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Publication numberUS7954573 B2
Publication typeGrant
Application numberUS 12/349,674
Publication dateJun 7, 2011
Filing dateJan 7, 2009
Priority dateJan 7, 2008
Also published asUS20100003872
Publication number12349674, 349674, US 7954573 B2, US 7954573B2, US-B2-7954573, US7954573 B2, US7954573B2
InventorsThomas F. Jessen
Original AssigneeJessen Thomas F
Export CitationBiBTeX, EndNote, RefMan
External Links: USPTO, USPTO Assignment, Espacenet
Drive-steering control system and vehicles equipped therewith
US 7954573 B2
Abstract
A drive-steering control system suitable for off-road land and amphibious vehicles. The system includes first and second steering input levers, each operable to rotate in forward and rearward pivotal directions. A coupling mechanism converts and transmits rotation of the first steering input lever in the forward pivotal direction into rotation of the second steering input lever in the rearward pivotal direction, and vice-versa. A reducing mechanism operates to selectively reduce the propulsion outputs of first and second propulsion devices, and a converting mechanism operates to convert the rotations of the steering input levers into inputs to the reducing mechanism. Depending on the directions the steering input levers are rotated, the reducing mechanism reduces the propulsion output of either the first or second propulsion device, which causes either the lefthand or righthand side of the vehicle to travel at a lower speed and thereby turn the vehicle either left or right.
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Claims(27)
1. A synchronized two-lever drive-steering control system adapted for off-road or amphibious vehicles capable of traveling in at least a forward direction, the drive-steering control system comprising:
first and second steering input levers, each of the first and second steering input levers being operable to rotate in a forward pivotal direction and an oppositely-disposed rearward pivotal direction;
coupling means for converting and transmitting rotation of the first steering input lever in the forward pivotal direction into rotation of the second steering input lever in the rearward pivotal direction and rotation of the second steering input lever in the forward pivotal direction into rotation of the first steering input lever in the rearward pivotal direction, the coupling means preventing the first and second steering input levers from being simultaneously rotated in the forward pivotal direction and simultaneously rotated in the rearward pivotal direction;
means for reducing propulsion outputs of a first means for propelling a lefthand side of the vehicle and a second means for propelling a righthand side of the vehicle; and
means for converting the rotations of the first and second steering input levers into inputs to the reducing means;
wherein the reducing means reduces the propulsion output of the first propelling means when the first steering input lever is rotated in the rearward pivotal direction so that the lefthand side of the vehicle travels at a speed lower than the righthand side of the vehicle and the vehicle turns in a lefthand direction relative to the forward direction of the vehicle, and the reducing means reduces the propulsion output of the second propelling means when the second steering input lever is rotated in the rearward pivotal direction so that the righthand side of the vehicle travels at a speed lower than the lefthand side of the vehicle and the vehicle turns in a righthand direction relative to the forward direction of the vehicle.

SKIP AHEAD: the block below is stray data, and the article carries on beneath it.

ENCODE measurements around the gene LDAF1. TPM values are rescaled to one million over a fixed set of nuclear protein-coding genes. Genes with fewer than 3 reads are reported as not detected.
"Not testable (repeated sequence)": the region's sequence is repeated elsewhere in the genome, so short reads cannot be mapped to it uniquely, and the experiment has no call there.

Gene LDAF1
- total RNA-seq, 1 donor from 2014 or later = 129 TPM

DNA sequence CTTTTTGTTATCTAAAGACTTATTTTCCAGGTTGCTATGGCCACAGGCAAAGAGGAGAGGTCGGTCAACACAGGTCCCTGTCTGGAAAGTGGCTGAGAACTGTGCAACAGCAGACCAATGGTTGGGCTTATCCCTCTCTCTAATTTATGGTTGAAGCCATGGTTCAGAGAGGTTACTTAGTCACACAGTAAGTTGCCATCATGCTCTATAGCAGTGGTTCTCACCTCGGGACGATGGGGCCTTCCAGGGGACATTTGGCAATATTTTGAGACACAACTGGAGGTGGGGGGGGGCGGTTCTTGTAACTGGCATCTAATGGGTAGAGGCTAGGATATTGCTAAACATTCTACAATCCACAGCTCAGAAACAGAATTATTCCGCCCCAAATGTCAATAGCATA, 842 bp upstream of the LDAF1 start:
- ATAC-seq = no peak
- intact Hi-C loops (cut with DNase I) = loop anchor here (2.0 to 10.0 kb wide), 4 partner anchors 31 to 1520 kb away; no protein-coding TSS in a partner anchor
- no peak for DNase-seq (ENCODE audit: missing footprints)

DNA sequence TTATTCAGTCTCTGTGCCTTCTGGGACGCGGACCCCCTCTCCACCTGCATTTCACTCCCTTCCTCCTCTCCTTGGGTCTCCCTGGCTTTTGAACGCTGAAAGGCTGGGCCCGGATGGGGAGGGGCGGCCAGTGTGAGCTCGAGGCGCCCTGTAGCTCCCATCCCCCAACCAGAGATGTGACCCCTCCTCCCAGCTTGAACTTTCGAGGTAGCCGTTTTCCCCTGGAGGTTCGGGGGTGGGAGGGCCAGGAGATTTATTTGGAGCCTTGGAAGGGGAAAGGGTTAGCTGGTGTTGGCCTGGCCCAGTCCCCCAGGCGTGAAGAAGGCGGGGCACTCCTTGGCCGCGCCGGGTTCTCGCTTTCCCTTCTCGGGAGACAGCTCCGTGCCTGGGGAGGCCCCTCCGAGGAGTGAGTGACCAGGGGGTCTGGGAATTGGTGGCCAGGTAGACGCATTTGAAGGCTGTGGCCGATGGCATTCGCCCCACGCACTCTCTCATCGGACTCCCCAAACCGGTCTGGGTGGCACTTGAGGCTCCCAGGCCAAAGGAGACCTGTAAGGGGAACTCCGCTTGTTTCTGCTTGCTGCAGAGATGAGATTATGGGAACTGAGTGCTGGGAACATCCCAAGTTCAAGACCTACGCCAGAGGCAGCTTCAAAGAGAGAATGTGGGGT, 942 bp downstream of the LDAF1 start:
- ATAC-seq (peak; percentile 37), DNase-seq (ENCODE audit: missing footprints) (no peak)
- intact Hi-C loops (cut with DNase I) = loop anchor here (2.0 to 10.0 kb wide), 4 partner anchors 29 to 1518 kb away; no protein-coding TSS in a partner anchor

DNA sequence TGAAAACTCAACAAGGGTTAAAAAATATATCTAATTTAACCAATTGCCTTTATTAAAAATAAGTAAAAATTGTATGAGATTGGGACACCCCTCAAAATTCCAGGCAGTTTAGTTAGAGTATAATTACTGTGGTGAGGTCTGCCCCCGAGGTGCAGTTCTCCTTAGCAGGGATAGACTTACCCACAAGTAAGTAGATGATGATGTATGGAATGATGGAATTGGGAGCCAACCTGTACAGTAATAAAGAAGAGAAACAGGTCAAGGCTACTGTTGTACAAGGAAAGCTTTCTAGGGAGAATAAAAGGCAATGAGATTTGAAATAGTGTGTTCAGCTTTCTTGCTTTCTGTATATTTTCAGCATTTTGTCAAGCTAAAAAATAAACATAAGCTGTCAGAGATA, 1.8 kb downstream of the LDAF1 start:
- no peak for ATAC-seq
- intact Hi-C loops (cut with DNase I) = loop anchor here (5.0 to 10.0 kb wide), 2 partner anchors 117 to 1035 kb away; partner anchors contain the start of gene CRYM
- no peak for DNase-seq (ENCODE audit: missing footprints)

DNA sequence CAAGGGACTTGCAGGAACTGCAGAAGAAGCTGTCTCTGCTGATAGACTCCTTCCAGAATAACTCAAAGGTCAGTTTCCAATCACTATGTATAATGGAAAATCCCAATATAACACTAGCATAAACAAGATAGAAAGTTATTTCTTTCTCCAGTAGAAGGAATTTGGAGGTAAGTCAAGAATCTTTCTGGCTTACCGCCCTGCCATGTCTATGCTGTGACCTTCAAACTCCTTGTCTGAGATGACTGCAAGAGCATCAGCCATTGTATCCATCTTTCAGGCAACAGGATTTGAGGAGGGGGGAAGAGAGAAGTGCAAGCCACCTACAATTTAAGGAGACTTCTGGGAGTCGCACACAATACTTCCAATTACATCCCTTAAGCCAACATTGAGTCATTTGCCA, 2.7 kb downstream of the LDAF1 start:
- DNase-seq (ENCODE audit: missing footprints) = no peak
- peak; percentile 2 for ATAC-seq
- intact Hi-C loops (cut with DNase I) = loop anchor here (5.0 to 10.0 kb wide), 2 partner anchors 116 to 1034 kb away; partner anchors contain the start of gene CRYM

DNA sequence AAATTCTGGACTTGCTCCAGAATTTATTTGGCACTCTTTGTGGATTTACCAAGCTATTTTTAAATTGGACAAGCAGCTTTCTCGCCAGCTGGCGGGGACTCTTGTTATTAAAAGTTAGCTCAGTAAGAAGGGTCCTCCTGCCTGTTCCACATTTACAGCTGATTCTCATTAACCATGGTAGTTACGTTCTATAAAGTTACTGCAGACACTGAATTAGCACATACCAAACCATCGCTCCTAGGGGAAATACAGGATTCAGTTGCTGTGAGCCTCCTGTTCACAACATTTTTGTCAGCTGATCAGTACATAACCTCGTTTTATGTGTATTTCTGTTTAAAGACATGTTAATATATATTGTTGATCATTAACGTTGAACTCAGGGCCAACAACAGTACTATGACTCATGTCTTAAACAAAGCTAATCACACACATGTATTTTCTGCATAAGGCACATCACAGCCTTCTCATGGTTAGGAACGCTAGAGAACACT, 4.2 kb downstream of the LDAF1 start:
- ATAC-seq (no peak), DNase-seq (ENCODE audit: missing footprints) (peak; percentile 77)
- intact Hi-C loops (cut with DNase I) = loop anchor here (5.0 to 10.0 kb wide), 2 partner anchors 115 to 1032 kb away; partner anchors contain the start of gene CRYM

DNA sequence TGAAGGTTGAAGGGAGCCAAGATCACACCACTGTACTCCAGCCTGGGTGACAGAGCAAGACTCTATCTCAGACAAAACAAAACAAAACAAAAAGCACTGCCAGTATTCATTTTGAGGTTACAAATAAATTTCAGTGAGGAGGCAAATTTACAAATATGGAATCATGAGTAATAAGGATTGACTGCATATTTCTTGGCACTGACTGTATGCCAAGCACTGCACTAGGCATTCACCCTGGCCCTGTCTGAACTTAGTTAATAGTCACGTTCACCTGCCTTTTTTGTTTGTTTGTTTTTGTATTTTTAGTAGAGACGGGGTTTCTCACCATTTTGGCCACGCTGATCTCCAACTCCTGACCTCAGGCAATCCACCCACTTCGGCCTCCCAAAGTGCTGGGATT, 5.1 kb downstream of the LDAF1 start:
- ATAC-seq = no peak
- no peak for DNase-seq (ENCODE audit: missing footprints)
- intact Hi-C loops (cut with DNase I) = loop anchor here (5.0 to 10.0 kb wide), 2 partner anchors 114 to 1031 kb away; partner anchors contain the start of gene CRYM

2. The synchronized two-lever drive-steering control system according to claim 1, wherein the first and second steering input levers, the converting means, and the reducing means does not articulate the first and second propelling means to alter a steering angle of the first and second propelling means that causes a steering effect of the vehicle.
3. The synchronized two-lever drive-steering control system according to claim 1, wherein the propulsion outputs of the first and second propelling means cannot be simultaneously reduced by operating the first and second steering input levers.
4. The synchronized two-lever drive-steering control system according to claim 1, wherein the propulsion outputs of the first and second propelling means are generated by rotation of the first and second propelling means.
5. The synchronized two-lever drive-steering control system according to claim 4, wherein the reducing means comprises brakes operable to reduce first and second rotational speeds, respectively, of the first and second propelling means.
6. The synchronized two-lever drive-steering control system according to claim 4, wherein the reducing means comprises a twin variable-displacement hydraulic pump and motor system operable to selectively reduce and increase first and second rotational speeds, respectively, of the first and second propelling means.
7. The synchronized two-lever drive-steering control system according to claim 6, wherein the converting means comprises means for causing opposite actions of the reducing means on the first and second propelling means, and the control system further comprises means for causing equal actions of the reducing means on the first and second propelling means.
8. The synchronized two-lever drive-steering control system according to claim 6, wherein the twin variable-displacement hydraulic pump and motor system comprises a first variable-displacement hydraulic pump operably coupled to the first propelling means and a second variable-displacement hydraulic pump operably coupled to the second propelling means.